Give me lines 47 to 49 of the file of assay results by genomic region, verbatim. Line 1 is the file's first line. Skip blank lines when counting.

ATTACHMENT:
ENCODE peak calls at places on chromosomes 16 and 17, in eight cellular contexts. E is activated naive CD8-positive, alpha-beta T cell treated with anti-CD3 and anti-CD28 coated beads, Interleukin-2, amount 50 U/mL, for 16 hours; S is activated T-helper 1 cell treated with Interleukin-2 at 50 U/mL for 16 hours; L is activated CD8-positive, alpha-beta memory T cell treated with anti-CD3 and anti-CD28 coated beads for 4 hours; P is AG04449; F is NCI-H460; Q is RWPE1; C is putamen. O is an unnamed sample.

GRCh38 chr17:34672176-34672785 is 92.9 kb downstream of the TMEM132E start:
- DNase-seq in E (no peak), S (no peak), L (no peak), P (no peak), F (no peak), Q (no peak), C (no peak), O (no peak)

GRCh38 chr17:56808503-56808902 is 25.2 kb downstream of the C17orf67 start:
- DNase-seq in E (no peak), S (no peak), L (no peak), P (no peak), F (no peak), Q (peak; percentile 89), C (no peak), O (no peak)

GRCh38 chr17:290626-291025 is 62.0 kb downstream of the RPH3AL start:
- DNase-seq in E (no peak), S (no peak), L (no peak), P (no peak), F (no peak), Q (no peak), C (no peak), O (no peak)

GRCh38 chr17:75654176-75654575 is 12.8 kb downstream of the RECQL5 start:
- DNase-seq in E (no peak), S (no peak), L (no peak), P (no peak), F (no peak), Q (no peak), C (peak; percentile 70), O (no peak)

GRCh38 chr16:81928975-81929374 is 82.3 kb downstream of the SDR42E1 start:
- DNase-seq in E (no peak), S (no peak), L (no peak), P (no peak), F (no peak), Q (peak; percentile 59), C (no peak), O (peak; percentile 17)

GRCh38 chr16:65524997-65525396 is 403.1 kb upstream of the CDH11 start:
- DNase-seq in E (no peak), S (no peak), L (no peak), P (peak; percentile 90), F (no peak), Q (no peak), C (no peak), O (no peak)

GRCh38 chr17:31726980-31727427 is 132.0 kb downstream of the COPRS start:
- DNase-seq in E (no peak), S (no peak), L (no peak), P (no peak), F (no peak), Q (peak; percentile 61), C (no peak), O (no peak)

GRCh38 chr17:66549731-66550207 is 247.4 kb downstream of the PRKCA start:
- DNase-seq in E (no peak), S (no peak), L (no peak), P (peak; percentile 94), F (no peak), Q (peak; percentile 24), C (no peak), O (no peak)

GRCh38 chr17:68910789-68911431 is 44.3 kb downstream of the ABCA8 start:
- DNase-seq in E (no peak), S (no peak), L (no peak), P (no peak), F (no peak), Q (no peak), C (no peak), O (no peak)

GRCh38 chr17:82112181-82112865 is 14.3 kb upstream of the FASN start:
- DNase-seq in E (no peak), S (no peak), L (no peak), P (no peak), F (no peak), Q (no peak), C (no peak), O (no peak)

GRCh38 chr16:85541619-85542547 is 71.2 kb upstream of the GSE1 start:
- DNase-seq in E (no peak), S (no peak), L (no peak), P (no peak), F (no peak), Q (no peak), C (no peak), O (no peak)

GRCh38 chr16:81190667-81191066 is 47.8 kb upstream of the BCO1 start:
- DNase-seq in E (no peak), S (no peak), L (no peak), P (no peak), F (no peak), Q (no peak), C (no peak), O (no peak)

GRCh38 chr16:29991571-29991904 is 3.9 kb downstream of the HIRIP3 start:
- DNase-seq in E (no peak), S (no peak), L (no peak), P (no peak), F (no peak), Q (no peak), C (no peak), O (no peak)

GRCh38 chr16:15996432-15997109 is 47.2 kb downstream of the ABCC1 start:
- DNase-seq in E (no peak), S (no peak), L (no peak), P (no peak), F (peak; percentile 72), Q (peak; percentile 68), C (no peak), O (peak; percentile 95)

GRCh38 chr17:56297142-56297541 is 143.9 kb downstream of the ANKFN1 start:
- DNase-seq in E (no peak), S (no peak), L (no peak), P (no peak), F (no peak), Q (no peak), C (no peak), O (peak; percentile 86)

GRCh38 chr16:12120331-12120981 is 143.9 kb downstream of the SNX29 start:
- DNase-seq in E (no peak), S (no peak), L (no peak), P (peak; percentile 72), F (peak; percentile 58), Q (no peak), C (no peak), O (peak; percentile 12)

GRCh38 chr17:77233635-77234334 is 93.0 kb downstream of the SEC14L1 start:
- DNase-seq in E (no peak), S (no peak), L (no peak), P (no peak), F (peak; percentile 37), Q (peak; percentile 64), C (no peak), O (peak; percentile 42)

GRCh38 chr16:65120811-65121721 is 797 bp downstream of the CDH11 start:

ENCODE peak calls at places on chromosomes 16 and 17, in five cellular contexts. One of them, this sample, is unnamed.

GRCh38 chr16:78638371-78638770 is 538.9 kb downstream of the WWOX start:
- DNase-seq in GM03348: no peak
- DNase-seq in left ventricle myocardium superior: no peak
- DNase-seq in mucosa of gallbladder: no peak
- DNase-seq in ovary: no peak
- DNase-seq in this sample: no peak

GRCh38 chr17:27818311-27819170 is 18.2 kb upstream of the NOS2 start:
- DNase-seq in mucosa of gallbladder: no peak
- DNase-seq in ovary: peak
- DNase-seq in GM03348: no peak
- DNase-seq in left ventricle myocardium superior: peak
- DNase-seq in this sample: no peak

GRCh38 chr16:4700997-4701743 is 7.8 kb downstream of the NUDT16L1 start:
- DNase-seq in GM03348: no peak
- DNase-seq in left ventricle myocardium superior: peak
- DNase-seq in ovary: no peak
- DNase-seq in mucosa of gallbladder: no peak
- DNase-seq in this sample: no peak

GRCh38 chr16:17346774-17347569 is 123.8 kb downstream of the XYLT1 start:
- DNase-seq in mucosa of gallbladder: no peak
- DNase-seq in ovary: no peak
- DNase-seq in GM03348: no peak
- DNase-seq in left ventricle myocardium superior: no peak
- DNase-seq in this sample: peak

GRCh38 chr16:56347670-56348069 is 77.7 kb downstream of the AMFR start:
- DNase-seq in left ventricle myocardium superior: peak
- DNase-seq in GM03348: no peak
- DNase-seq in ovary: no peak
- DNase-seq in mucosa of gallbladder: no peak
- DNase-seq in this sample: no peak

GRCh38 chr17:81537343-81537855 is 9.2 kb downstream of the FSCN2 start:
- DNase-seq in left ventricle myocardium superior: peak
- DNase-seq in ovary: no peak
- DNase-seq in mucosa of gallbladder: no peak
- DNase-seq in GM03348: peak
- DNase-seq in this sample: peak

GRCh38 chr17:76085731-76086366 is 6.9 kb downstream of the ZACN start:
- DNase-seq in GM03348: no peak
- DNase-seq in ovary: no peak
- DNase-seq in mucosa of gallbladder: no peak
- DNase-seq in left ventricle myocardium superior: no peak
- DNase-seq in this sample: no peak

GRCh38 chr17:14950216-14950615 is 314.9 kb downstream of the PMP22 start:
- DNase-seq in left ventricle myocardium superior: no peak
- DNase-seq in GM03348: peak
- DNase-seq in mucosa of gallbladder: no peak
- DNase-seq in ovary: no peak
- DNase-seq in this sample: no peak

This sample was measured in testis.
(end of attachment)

- DNase-seq in GM03348: no peak
- DNase-seq in left ventricle myocardium superior: peak
- DNase-seq in this sample: no peak